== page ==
Everything so far seems to say “branching is hard, let’s not assume what it looks like but just store a flexible representation that we can adapt as we need.”
That’s true to some extent… but there are concerns we can anticipate that we need to handle in our branching structure. Having covered the fundamental principle that branching policy needs to remain flexible, let’s look at some of the issues we need to handle as we define that policy.
This is something that is surprisingly common.
Examples might be when we want to include a library to support our own package/application, but do not want to give it full support for end-users; we might include the library itself, but not include the components that provide the ability to develop against it (the include files, static libraries etc. that typically land in a -devel binary rpm).
Can we do this naturally in a modular build chain? Clearly it breaks any assumption that a module can be both compiled and composed in complete independence from any other: if a package build ends up in multiple modules, then the compile phase of building those modules is now linked. We need to determine how important it is to support this.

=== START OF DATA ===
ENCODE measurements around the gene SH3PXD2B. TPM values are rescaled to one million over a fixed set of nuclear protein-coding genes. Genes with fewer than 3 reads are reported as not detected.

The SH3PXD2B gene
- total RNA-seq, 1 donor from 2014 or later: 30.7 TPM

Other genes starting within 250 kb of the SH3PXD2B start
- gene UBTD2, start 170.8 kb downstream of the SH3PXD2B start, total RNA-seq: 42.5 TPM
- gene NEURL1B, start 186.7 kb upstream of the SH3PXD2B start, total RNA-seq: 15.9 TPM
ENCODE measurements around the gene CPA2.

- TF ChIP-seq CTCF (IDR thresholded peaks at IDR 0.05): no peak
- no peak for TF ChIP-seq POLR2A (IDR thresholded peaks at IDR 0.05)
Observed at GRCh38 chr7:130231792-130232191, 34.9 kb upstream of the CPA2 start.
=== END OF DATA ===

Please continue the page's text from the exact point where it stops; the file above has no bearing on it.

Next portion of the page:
But it is still quite possible to achieve, if the modules which are to share binaries have matching branches. In that case, module composes can always agree on which koji branches [tags] to consume packages from. So this may be fairly easy for modules which are part of a single consolidated release, as defined above; it would be fair to restrict this possibility to that case.
Does a single module source branch result in a single composed binary branch? Or do we build that same source multiple times against different base distribution build roots?
Clearly, branching becomes enormously more complicated if we need to support builds for multiple different build roots in a single branch. The idea of a single coherent branching structure from git to release is broken if we have multiple output branches from a single input branch.
But the entire point of ABI forwards compatibility is to avoid the need to do this: to run a module on a set of major runtimes, it should, in theory, be necessary simply to build it on the oldest runtime in that set. A module built on F25 should run on F26 or f27, as long as it is using only dependencies with long-term stability guarantees.
So before working through the complexities of commit-once, compile-multiple-times, it will be important to determine to what extent we can simply depend on ABI compatibility to ensure a module works against multiple runtimes.